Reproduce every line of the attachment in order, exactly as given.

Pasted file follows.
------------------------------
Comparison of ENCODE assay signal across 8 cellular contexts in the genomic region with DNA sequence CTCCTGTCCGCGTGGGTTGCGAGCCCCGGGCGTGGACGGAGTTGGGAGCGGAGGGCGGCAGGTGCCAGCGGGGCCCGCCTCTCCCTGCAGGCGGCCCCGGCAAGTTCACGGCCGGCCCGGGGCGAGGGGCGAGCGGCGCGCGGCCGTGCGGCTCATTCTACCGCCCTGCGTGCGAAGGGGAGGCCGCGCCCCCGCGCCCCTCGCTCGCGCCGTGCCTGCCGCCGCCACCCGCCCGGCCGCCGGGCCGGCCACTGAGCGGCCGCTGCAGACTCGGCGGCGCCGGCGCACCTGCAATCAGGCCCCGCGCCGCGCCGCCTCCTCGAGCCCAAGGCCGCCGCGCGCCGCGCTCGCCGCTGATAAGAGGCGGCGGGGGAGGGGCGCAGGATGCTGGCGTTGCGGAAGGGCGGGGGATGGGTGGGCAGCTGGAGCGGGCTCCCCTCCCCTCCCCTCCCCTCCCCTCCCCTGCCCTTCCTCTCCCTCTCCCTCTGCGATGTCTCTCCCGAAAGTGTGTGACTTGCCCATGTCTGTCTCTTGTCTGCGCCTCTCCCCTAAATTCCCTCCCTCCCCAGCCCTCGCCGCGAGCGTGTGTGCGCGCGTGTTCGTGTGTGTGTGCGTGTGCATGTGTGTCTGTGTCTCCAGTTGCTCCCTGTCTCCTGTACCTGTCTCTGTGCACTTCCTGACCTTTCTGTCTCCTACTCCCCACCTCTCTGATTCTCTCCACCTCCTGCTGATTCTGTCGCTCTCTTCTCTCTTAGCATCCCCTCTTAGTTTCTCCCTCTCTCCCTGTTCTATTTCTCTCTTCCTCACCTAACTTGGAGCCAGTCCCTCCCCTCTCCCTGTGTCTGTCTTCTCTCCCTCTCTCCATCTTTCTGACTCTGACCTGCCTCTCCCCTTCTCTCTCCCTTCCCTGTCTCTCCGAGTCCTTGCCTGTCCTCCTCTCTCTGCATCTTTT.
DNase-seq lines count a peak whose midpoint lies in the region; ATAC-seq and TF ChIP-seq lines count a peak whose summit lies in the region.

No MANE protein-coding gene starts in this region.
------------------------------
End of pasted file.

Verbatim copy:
Comparison of ENCODE assay signal across 8 cellular contexts in the genomic region with DNA sequence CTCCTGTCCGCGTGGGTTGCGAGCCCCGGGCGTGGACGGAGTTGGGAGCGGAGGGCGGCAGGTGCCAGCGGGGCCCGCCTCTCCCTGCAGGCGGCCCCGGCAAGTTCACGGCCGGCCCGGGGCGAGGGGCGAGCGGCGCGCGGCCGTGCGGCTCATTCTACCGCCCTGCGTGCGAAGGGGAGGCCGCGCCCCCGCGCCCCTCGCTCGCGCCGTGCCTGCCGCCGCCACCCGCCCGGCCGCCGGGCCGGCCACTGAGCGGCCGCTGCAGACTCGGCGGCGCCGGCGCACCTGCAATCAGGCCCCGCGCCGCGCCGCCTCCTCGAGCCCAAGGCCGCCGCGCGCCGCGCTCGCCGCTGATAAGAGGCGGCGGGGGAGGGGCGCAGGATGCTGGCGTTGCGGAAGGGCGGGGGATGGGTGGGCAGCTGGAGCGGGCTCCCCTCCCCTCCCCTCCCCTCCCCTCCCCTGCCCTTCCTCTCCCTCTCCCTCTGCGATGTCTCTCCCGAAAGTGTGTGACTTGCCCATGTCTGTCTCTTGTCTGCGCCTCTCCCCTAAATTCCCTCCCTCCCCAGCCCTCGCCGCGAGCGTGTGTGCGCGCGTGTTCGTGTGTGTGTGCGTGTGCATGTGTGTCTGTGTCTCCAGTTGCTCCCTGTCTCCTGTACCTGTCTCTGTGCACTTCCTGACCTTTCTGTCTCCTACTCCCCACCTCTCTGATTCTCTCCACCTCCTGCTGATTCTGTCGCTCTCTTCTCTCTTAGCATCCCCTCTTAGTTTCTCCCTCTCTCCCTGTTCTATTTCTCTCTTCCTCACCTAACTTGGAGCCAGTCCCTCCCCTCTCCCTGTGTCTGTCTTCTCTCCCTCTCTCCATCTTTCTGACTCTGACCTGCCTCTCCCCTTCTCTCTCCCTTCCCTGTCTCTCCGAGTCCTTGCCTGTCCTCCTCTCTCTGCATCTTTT.
DNase-seq lines count a peak whose midpoint lies in the region; ATAC-seq and TF ChIP-seq lines count a peak whose summit lies in the region.

No MANE protein-coding gene starts in this region.